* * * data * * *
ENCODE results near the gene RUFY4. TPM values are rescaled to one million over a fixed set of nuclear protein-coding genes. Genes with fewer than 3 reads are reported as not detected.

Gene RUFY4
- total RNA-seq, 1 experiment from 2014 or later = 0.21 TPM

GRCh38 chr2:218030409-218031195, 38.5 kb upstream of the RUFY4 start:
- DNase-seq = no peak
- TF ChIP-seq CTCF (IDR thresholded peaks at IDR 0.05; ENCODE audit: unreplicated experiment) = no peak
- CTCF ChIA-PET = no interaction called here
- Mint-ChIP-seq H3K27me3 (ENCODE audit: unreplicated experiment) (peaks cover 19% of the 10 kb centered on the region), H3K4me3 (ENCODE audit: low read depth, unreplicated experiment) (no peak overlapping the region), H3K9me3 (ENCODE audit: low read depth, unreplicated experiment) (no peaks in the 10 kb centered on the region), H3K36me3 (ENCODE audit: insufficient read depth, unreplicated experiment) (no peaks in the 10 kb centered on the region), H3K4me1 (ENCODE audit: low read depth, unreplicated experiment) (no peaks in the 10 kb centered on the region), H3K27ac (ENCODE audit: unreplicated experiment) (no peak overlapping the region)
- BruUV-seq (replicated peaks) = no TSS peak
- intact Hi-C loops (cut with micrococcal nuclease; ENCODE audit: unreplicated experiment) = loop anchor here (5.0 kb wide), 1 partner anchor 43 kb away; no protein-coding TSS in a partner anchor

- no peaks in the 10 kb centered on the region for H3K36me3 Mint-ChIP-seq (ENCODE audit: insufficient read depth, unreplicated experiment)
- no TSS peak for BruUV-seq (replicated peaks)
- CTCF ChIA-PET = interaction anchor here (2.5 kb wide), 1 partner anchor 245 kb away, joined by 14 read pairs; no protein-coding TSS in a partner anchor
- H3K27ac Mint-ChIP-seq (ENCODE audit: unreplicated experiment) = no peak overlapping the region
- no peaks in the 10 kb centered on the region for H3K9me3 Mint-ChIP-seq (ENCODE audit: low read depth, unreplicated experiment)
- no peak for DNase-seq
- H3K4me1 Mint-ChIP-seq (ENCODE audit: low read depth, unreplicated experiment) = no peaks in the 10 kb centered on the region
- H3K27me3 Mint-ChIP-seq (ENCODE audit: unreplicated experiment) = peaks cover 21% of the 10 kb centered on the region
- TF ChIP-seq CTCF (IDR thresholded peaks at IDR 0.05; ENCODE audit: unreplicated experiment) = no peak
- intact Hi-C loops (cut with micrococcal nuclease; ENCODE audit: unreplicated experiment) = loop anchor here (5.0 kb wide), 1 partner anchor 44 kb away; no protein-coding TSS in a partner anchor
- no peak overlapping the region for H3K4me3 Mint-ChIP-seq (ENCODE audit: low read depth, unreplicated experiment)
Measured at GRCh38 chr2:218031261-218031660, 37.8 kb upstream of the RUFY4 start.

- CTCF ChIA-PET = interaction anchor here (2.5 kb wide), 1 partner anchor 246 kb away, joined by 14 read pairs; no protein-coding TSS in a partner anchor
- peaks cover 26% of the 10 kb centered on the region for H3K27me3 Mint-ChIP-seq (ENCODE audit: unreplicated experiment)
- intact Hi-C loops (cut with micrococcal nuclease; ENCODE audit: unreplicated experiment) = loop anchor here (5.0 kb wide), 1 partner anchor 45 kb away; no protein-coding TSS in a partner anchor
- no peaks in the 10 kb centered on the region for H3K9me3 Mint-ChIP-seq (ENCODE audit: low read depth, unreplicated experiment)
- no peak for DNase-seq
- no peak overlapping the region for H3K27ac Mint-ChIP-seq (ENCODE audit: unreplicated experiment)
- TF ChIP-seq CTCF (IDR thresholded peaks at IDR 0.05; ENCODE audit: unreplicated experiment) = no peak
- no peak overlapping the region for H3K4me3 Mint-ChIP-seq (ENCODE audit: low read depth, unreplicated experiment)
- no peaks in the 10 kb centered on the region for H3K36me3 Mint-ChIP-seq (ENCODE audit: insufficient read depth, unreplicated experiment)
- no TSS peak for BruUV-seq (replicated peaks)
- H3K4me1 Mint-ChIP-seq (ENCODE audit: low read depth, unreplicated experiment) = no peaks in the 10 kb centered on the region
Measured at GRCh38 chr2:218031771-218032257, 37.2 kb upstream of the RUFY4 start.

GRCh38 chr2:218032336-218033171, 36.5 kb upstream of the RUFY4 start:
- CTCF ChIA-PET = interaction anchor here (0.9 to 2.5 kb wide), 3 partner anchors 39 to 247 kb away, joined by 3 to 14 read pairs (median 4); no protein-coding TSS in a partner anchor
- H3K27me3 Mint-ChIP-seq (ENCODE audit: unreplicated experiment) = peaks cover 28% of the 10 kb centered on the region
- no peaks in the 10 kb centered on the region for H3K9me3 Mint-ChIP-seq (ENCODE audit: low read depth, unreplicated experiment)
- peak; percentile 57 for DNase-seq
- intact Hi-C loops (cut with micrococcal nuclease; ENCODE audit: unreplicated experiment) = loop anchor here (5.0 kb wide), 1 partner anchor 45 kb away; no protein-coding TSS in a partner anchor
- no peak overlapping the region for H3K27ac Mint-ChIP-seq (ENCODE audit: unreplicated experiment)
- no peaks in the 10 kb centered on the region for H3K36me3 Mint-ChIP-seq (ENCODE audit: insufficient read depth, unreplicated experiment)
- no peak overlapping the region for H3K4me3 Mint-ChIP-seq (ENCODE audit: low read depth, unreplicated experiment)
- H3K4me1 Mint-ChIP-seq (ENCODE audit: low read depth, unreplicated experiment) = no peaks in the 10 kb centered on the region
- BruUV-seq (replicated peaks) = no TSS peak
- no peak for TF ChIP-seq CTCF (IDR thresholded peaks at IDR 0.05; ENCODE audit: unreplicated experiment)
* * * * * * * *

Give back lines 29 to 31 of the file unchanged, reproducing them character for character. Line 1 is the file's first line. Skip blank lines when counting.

- TF ChIP-seq CTCF (IDR thresholded peaks at IDR 0.05; ENCODE audit: unreplicated experiment) = no peak
- no peak overlapping the region for H3K4me3 Mint-ChIP-seq (ENCODE audit: low read depth, unreplicated experiment)
- no peaks in the 10 kb centered on the region for H3K36me3 Mint-ChIP-seq (ENCODE audit: insufficient read depth, unreplicated experiment)